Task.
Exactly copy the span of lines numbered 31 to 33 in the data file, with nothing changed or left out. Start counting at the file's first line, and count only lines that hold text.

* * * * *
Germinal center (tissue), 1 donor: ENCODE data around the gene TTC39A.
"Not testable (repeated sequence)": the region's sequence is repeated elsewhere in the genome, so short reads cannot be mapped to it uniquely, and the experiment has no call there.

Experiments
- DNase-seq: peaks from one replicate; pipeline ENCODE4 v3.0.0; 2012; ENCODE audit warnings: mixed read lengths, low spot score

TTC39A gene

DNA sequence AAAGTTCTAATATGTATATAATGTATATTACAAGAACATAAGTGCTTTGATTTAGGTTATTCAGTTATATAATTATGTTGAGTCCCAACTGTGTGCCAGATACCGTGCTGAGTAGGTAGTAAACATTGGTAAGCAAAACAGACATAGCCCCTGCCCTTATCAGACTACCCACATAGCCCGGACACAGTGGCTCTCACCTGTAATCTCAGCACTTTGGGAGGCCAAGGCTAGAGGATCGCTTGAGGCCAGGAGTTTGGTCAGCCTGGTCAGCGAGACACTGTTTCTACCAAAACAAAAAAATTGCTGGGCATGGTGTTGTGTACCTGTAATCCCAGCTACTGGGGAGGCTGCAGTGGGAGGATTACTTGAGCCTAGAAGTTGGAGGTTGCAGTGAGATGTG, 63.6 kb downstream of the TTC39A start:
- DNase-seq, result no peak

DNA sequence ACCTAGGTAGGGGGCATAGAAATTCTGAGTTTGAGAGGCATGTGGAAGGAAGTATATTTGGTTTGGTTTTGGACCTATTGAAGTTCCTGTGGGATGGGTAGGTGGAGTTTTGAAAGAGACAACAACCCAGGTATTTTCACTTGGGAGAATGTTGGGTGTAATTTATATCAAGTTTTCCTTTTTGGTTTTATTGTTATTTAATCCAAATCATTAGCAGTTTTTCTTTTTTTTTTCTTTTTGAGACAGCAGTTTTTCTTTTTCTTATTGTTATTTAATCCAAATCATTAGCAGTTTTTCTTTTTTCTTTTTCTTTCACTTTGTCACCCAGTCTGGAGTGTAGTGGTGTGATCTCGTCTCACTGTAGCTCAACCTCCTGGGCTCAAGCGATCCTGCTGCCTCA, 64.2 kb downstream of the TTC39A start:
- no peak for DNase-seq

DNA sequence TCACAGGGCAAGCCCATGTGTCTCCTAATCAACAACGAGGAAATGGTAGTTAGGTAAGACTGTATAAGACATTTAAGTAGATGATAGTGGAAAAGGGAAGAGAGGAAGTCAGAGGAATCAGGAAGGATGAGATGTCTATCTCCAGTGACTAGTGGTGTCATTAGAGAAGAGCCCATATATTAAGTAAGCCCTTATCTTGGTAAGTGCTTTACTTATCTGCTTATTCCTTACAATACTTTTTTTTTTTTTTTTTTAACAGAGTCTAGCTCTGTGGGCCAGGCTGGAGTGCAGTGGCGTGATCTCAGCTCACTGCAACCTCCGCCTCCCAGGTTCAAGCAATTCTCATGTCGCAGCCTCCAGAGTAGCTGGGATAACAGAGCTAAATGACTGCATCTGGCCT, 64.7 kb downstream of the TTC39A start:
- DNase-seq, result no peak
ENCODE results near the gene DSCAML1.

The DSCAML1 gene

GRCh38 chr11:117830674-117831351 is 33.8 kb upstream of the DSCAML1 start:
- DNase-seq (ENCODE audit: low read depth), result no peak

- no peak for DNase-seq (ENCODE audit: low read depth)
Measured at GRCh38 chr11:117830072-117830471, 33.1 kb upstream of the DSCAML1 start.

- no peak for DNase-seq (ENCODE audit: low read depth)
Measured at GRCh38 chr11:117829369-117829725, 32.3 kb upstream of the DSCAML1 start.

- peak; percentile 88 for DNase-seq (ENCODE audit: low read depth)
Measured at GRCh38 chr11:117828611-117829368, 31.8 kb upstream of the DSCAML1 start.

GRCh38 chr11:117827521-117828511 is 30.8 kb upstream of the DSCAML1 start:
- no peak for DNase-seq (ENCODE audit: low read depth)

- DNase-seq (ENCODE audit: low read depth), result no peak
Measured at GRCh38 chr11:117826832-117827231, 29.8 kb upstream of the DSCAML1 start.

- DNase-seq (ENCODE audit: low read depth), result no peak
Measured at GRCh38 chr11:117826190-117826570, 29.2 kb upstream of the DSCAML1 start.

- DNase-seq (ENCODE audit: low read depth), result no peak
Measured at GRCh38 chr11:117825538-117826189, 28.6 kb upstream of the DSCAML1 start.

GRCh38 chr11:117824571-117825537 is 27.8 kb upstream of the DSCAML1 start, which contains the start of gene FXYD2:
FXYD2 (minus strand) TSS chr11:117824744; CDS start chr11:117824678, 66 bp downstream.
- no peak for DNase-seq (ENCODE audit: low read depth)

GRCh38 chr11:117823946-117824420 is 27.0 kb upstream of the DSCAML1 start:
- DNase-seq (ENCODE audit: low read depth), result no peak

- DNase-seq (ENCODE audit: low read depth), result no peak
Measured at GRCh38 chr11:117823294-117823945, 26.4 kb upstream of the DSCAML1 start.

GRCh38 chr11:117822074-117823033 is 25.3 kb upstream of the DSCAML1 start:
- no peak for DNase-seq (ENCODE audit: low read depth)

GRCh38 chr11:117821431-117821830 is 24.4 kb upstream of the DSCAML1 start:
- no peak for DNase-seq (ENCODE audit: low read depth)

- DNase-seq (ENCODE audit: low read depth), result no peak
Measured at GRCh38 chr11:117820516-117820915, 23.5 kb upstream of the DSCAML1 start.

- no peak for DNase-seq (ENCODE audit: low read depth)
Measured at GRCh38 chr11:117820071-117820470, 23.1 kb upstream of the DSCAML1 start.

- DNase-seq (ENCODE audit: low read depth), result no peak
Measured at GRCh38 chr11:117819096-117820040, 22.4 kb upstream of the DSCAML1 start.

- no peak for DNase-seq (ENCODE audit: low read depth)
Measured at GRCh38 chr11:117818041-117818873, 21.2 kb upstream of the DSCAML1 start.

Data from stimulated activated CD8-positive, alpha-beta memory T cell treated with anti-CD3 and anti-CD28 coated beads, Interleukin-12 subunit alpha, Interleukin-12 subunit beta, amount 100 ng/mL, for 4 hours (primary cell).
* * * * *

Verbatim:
FXYD2 (minus strand) TSS chr11:117824744; CDS start chr11:117824678, 66 bp downstream.
- no peak for DNase-seq (ENCODE audit: low read depth)

GRCh38 chr11:117823946-117824420 is 27.0 kb upstream of the DSCAML1 start: